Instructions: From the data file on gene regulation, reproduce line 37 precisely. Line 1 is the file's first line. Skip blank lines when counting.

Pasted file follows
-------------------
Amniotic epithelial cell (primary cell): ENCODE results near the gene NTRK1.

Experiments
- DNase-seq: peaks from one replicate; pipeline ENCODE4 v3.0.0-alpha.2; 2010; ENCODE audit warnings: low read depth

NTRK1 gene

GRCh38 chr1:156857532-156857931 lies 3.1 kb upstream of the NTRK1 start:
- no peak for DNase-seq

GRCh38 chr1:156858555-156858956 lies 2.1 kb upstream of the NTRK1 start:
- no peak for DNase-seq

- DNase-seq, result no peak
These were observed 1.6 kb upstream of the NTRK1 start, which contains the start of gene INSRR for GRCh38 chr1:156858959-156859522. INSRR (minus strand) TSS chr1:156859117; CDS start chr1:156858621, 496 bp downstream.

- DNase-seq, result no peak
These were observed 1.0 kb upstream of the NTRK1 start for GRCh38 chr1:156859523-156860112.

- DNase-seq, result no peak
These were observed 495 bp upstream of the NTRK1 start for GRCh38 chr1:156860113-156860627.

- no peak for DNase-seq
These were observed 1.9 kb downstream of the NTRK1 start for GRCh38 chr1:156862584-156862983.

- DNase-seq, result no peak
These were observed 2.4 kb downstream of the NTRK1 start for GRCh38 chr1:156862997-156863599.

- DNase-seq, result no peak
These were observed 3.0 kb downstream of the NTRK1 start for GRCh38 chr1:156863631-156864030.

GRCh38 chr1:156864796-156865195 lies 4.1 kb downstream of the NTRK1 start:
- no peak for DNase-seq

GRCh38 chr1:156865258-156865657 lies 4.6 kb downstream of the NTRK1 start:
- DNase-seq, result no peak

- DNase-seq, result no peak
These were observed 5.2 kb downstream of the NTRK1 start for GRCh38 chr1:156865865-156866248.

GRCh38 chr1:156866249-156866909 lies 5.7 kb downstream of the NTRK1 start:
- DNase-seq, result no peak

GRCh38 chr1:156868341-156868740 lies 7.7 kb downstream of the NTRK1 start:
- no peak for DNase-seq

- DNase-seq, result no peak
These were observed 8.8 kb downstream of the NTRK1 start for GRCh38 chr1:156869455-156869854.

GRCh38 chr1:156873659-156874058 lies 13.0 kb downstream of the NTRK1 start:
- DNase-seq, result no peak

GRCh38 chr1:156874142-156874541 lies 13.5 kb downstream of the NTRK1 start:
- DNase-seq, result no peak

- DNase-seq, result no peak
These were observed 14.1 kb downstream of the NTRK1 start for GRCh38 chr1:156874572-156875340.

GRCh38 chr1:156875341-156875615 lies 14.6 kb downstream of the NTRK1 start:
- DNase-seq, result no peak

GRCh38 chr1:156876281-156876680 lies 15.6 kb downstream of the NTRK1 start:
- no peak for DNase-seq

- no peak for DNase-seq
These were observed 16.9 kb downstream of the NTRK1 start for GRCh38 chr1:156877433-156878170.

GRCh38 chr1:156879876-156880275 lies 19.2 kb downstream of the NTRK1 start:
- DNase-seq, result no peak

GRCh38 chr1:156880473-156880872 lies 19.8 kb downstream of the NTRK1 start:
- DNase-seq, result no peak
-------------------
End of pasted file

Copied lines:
- DNase-seq, result no peak